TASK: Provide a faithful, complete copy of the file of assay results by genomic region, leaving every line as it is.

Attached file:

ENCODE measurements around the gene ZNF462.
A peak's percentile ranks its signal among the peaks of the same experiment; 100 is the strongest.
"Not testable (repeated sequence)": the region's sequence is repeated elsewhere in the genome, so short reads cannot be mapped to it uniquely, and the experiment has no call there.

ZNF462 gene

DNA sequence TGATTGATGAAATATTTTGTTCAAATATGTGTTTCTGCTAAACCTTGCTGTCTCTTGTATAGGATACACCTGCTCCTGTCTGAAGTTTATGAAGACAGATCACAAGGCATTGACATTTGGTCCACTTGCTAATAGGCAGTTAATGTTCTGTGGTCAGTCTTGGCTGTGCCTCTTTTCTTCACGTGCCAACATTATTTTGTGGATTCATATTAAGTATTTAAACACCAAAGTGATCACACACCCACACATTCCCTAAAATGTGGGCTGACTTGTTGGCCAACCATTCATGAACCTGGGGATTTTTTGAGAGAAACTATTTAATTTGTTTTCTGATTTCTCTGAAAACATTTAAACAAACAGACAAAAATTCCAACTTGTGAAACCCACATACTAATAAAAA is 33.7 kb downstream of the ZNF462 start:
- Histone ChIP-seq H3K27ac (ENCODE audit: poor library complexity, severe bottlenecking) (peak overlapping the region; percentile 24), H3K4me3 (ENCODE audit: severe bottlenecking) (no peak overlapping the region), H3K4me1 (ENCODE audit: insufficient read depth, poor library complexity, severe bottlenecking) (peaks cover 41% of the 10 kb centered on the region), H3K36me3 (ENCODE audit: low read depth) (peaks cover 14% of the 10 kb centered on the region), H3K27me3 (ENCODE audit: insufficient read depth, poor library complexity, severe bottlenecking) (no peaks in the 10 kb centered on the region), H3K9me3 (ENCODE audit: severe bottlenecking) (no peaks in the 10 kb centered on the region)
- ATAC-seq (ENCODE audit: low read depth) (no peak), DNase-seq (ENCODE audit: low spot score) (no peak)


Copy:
ENCODE measurements around the gene ZNF462.
A peak's percentile ranks its signal among the peaks of the same experiment; 100 is the strongest.
"Not testable (repeated sequence)": the region's sequence is repeated elsewhere in the genome, so short reads cannot be mapped to it uniquely, and the experiment has no call there.

ZNF462 gene

DNA sequence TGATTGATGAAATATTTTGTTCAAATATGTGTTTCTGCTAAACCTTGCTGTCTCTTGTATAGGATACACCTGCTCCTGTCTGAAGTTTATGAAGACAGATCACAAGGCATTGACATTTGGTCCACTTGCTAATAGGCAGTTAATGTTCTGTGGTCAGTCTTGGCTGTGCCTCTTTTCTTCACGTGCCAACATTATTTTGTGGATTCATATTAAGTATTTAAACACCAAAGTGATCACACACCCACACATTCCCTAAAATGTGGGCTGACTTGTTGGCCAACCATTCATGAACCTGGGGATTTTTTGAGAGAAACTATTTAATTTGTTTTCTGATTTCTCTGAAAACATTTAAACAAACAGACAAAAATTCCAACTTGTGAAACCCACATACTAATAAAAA is 33.7 kb downstream of the ZNF462 start:
- Histone ChIP-seq H3K27ac (ENCODE audit: poor library complexity, severe bottlenecking) (peak overlapping the region; percentile 24), H3K4me3 (ENCODE audit: severe bottlenecking) (no peak overlapping the region), H3K4me1 (ENCODE audit: insufficient read depth, poor library complexity, severe bottlenecking) (peaks cover 41% of the 10 kb centered on the region), H3K36me3 (ENCODE audit: low read depth) (peaks cover 14% of the 10 kb centered on the region), H3K27me3 (ENCODE audit: insufficient read depth, poor library complexity, severe bottlenecking) (no peaks in the 10 kb centered on the region), H3K9me3 (ENCODE audit: severe bottlenecking) (no peaks in the 10 kb centered on the region)
- ATAC-seq (ENCODE audit: low read depth) (no peak), DNase-seq (ENCODE audit: low spot score) (no peak)